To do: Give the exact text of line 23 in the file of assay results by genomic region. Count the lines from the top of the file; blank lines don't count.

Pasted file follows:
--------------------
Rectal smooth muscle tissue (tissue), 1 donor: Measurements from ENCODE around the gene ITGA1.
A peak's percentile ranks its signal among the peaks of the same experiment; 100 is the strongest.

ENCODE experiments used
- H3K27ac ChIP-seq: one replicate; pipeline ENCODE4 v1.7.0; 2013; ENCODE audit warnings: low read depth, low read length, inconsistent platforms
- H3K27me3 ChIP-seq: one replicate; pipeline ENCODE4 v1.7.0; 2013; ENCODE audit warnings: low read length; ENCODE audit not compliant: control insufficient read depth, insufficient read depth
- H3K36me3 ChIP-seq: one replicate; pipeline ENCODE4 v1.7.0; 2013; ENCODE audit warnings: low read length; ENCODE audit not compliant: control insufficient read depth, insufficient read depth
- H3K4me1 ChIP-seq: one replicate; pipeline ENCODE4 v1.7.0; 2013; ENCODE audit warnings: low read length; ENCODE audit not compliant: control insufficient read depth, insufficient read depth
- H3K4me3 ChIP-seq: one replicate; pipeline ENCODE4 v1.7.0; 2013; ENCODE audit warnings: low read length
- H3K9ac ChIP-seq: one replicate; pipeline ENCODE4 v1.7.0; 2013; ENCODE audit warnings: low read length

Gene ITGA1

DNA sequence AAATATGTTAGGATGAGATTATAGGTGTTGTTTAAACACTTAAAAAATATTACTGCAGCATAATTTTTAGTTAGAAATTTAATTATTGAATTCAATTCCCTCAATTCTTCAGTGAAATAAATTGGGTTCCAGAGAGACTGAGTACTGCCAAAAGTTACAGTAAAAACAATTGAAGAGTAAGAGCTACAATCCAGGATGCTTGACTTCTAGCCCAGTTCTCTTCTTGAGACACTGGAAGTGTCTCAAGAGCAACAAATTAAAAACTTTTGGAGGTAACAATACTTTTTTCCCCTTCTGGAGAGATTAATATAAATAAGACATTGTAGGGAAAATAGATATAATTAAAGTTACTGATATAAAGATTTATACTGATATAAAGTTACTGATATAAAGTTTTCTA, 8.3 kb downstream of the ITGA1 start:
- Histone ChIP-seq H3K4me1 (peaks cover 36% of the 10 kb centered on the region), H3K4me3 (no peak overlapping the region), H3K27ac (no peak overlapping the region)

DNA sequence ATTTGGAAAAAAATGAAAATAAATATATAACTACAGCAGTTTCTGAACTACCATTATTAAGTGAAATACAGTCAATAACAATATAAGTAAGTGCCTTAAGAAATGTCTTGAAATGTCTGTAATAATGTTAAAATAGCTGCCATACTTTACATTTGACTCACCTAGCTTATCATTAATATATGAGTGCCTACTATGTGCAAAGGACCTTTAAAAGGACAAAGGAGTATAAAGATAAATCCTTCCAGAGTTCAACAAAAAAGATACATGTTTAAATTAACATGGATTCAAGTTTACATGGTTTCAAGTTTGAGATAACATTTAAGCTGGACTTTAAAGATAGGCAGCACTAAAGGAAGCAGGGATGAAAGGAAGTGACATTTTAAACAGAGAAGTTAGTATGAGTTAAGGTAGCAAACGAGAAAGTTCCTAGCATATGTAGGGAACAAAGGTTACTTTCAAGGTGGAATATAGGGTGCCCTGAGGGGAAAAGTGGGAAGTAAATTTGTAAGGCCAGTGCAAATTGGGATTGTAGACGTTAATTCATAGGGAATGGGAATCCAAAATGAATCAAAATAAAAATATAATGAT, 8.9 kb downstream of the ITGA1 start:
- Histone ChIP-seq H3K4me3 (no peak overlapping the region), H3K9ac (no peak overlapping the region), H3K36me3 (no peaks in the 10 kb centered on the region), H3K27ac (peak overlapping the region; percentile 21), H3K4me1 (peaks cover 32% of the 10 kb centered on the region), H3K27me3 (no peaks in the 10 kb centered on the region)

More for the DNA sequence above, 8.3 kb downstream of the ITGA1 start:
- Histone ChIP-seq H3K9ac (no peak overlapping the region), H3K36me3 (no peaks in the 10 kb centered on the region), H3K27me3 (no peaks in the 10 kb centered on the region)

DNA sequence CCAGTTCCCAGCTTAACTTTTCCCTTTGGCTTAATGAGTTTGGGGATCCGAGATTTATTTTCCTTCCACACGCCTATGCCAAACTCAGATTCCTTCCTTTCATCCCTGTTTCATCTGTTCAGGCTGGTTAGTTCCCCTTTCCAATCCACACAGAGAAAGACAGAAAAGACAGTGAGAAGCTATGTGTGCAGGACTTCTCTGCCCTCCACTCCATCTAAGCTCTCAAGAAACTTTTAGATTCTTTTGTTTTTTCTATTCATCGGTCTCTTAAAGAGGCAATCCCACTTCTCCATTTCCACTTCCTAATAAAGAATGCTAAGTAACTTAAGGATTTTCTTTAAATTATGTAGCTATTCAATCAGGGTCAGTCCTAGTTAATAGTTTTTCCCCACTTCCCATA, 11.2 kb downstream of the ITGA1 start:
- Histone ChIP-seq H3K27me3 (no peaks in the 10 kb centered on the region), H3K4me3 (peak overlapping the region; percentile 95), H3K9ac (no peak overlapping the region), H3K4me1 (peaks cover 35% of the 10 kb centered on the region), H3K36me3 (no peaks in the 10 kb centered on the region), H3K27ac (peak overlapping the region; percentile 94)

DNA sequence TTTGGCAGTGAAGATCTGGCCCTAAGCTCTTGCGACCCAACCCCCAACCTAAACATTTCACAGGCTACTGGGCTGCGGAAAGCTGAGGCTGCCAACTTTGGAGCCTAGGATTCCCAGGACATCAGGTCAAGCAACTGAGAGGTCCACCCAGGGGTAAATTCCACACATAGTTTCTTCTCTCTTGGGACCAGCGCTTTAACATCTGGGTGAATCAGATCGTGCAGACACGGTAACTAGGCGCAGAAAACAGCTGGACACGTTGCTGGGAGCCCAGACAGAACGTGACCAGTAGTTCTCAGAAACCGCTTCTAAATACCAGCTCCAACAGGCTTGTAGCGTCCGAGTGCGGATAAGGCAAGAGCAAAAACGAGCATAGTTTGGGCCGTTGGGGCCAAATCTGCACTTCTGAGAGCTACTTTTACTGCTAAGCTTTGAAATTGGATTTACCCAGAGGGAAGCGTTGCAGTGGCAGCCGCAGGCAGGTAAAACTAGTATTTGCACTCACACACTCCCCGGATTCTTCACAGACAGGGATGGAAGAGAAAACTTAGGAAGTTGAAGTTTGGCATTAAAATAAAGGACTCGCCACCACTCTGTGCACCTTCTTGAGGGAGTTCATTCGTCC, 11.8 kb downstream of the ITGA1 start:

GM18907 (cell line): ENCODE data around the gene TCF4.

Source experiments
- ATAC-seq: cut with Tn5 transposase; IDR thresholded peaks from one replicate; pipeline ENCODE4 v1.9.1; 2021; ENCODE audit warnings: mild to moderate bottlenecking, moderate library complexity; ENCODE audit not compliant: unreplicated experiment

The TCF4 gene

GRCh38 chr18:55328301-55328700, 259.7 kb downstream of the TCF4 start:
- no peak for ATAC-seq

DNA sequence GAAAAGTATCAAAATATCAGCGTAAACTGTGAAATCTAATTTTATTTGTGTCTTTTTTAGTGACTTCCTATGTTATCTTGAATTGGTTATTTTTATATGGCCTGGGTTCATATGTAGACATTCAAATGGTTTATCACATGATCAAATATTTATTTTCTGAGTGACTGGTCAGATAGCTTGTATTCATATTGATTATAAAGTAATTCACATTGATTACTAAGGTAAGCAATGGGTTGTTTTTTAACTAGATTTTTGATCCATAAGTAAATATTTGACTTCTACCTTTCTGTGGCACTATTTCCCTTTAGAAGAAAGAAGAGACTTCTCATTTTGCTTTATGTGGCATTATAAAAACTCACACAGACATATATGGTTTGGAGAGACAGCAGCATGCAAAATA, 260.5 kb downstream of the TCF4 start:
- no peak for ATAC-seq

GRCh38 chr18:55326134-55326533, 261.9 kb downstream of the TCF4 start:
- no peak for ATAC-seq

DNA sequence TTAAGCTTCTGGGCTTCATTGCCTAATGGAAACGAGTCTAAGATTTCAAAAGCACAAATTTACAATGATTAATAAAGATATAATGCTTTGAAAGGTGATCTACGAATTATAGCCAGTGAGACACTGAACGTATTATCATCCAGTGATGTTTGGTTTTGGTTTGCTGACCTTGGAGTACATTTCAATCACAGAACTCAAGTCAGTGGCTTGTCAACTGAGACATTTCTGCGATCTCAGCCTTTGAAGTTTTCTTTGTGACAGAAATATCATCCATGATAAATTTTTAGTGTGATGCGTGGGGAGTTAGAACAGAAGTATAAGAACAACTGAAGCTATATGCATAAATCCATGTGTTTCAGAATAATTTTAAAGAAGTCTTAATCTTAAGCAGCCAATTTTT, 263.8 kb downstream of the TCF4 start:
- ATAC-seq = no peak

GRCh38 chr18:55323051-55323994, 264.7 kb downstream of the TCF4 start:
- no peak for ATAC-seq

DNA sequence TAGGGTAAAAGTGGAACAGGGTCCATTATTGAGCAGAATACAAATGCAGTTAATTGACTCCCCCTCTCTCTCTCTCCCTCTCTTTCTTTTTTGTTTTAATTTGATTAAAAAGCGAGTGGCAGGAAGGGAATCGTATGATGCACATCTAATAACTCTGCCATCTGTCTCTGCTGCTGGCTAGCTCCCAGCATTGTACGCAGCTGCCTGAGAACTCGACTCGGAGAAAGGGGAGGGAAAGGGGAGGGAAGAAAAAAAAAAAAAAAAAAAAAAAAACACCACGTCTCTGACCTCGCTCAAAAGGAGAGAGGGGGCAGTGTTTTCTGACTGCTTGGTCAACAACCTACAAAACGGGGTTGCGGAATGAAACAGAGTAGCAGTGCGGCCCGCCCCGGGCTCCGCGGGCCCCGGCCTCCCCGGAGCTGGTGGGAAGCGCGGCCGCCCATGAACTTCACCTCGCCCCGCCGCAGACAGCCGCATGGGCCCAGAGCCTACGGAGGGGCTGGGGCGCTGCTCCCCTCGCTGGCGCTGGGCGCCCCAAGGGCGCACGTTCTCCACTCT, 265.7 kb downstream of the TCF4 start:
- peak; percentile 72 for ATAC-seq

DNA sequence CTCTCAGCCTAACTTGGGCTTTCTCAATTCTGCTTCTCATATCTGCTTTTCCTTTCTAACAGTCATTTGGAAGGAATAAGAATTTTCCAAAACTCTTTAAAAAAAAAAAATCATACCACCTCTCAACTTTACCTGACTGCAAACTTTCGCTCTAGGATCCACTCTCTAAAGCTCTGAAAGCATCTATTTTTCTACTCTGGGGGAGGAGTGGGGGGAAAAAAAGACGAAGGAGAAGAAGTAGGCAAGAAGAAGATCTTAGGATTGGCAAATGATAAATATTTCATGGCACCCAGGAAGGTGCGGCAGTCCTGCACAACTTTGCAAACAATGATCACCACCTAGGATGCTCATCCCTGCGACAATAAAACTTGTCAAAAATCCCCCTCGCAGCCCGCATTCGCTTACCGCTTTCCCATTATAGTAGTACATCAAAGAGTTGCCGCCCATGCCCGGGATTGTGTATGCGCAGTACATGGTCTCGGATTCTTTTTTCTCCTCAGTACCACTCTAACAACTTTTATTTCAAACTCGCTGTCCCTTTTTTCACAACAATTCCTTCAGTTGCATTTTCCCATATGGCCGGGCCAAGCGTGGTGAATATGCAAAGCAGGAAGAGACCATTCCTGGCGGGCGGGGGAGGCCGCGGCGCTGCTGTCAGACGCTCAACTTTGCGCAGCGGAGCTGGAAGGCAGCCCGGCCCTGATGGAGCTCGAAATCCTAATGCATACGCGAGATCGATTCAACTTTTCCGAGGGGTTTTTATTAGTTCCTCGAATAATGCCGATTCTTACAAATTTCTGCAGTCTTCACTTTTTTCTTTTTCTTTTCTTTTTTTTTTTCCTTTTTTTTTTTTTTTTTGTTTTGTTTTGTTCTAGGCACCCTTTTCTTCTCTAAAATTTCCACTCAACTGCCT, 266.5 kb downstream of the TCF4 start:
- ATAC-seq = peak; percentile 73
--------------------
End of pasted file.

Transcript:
The TCF4 gene